Sam Semwayo

Horology BA (Hons)

Sam had not wanted to go to university initially but knew he wanted to learn a trade. Despite the uncertainty of coming to uni Sam has thrown himself into uni life, discovering new talents with the rowing team and gaining work experience in the luxury jewellery market in Birmingham's Jewellery Quarter.

"I had not wanted to go to university initially, but I knew I wanted a skill. I have always been good with my hands and liked the idea of being able to make a living that way. I was weighing up my options when I saw the horology course listed on the BCU website and soon realised that it was the only course of its kind.

For those of you who’ve never heard that word before, it refers to the study and measurement of time and the art of making watches and clocks. This course appealed to me like no other as it offered both the academic side of a degree, that would allow me to develop my research skills, but also the practical aspect that would help me have a trade after university. 

The main challenge for me before starting university was mainly just the fear of the unknown. At A Level I had taken more written-oriented subjects and did not know a huge amount about horology. However, in the first few days of the course I realised that there were a number of different skill levels amongst the students and we all had quite varied academic backgrounds.

Studying on such a practical course has allowed me to work on a number of different projects that I’m very proud of, as they have showed the progression in my ability. Being located in Birmingham has given me a number of different opportunities, which I hadn’t necessarily expected. The School of Jewellery's location in the heart of the Jewellery Quarter means no materials or tools are out of reach, and I’ve been able to get a job that helped to subsidise all my expenses, as well as gain valuable work experience in the luxury jewellery market.

I decided to join the rowing team this year which has given me the chance to join a whole new community, better myself physically, as well as representing a team and the university.  Winning our varsity race against Aston University was a real stand-out moment and showed how far I have come in a sport that I had never taken part in prior to uni. I’m hoping to help my teammates place well at our remaining races this year and finish the projects I have undertaken on my course to a high standard.

On my course there’s been a number of times when I’ve needed advice and help with my work and I can honestly say that the horology department has a close knit group of lecturers, who are never more than an email away for any sort of help. This has been extremely supportive through the tougher periods of uni with both work and my personal life.

The most challenging aspect for university has been my practical work on my course. Coming as a novice to the course meant that I was basically starting from scratch, however this has made it all the more rewarding when I have completed projects. I came to university to be challenged and I am glad to say that I have been.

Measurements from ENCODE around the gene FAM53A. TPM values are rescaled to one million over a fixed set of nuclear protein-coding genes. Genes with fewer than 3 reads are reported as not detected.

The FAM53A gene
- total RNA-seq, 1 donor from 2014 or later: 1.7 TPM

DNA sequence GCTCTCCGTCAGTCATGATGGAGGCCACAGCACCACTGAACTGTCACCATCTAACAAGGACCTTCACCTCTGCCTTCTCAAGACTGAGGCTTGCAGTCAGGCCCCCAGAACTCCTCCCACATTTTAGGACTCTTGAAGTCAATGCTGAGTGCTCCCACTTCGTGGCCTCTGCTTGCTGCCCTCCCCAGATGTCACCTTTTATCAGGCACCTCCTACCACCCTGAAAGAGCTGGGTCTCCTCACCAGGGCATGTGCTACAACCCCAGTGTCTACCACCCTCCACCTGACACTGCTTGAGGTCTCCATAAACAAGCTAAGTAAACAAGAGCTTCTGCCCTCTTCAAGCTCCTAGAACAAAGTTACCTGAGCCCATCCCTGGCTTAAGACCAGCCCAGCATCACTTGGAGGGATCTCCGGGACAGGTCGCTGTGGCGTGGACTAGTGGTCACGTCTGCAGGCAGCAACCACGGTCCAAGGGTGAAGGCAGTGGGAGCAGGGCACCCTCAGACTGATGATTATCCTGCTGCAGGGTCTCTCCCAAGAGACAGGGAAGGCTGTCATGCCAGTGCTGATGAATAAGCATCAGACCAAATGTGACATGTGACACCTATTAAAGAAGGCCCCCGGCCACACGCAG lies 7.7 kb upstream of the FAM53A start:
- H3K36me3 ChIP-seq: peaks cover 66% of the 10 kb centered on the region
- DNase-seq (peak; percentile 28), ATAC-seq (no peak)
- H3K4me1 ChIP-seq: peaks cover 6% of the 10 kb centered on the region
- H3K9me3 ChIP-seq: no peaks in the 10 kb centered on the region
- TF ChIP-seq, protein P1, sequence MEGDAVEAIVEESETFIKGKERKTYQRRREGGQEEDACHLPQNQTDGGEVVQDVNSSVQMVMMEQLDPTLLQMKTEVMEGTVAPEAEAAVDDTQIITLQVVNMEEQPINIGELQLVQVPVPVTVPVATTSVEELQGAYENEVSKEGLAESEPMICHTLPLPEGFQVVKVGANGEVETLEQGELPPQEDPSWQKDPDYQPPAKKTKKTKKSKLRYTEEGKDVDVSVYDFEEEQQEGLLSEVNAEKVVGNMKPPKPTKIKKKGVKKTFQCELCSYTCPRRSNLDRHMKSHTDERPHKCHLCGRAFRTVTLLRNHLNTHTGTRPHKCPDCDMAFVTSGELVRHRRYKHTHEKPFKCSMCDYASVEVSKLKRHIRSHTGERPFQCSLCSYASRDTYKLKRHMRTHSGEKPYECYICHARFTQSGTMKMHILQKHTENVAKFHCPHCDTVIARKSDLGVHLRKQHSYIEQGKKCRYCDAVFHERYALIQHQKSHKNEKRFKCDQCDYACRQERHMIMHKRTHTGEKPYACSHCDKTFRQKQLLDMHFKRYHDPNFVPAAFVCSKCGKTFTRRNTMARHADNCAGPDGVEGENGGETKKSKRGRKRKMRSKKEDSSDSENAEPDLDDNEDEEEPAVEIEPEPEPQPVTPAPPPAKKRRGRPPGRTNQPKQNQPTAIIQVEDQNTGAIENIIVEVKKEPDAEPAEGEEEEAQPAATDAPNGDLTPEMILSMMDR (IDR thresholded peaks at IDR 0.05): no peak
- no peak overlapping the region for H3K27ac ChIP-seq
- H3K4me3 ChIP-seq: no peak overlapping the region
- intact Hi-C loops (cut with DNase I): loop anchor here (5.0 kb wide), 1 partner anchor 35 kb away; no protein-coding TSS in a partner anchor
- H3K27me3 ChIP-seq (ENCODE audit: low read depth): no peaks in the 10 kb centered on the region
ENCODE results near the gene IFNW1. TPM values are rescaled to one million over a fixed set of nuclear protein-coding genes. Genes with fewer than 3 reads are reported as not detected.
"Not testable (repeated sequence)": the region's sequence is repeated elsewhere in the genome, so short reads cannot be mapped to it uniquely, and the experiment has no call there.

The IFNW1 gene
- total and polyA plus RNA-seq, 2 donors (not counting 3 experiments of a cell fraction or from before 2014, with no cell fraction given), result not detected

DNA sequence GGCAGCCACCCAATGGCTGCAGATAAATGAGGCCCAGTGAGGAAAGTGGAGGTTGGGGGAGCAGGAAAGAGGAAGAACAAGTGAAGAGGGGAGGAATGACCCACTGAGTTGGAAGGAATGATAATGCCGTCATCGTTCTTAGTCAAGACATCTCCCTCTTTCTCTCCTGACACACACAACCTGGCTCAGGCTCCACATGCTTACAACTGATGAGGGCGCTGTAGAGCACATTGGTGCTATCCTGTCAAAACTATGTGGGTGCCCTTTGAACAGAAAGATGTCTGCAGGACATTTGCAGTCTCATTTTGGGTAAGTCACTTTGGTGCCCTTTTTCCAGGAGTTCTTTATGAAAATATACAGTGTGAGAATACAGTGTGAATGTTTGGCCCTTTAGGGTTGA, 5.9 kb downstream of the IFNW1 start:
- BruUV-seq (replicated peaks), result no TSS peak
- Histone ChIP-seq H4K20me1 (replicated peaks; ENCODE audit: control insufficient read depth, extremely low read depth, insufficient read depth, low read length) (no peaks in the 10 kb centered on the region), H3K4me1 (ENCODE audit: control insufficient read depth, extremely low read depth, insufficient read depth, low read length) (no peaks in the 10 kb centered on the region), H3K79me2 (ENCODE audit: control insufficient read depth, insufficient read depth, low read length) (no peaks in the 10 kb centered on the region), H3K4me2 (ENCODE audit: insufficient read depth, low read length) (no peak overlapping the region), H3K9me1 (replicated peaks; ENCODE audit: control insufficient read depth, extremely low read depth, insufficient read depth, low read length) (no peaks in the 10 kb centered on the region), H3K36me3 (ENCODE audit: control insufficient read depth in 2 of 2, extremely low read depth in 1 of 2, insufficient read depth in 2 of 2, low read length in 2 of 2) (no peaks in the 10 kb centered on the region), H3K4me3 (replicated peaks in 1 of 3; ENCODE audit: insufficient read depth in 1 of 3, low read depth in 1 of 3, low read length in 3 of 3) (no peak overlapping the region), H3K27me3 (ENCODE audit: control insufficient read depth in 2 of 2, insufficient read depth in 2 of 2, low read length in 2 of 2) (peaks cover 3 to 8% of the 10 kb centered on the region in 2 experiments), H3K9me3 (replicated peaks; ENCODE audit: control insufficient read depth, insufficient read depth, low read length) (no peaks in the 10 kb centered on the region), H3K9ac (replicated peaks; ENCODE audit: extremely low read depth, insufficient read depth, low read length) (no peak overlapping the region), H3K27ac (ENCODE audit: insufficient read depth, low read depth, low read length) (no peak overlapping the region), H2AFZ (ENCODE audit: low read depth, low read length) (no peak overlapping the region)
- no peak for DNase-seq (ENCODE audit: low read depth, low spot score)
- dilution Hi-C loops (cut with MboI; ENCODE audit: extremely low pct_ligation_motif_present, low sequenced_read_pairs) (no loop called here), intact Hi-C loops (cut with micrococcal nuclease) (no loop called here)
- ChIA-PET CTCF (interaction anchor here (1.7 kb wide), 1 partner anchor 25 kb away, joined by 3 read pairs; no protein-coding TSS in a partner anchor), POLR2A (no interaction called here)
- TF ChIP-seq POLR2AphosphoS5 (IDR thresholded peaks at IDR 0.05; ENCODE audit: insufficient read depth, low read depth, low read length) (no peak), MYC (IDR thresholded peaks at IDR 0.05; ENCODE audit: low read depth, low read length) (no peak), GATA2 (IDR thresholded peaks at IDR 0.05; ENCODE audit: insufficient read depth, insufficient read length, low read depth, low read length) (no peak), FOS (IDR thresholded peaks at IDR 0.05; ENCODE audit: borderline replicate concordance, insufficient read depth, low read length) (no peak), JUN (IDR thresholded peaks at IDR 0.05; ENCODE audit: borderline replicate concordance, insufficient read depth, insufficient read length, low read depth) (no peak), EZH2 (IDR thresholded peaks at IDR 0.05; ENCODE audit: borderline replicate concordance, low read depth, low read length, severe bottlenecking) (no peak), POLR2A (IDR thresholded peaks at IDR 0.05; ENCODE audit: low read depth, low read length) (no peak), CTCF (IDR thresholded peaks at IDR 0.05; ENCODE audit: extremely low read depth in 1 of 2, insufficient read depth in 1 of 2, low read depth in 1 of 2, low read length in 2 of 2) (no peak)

Fitting in at BCU has been the easiest part of uni life for me, although this was one of my biggest worries. Living in halls in first year meant I got to live down the corridor from many of my closest friends, and I’ve also found friends on my course - probably because of the amount of time we spend in workshops together! The rowing society has offered me a whole other group of friends and I have formed close bonds with my teammates. It’s really nice to have such a mix of people surrounding me who have things in common with me, but are very different to each other.

Outside of uni, the city has so much to offer whether its night life you’re after or a growing community of small independent places to eat and shop as well as major retailers. Pretty much anything you can think of is in the centre and that makes it a great city to be in and very hard to get bored of.

Studying at BCU has definitely made me a better rounded person, I have gained independence living away from home. I feel more comfortable travelling and meeting new people. I also feel physically stronger and healthier as a result of the rowing society. I’ve learnt to budget (even if I’ve not always stuck to it), how to handle stress and deadlines in an appropriate and mature way and to top it all off I‘ve gained a trade and a wide group of peers that challenge me to be better, in many aspects of my life. 

The thing I like most at BCU has to be student living. Living an independent life, whilst also being able to spend much of my time with friends, has made the whole experience more fun than I could have ever thought possible. It’s hard to feel lonely with so much and so many people around you. I feel I have made friends for life whilst being able to get a degree.

To me, ‘I AM BCU’ reflects how I have contributed to the university with my hard work and representation through sport, and how the university has contributed to the person that I am today and will remain a part of my life long after I have graduated."

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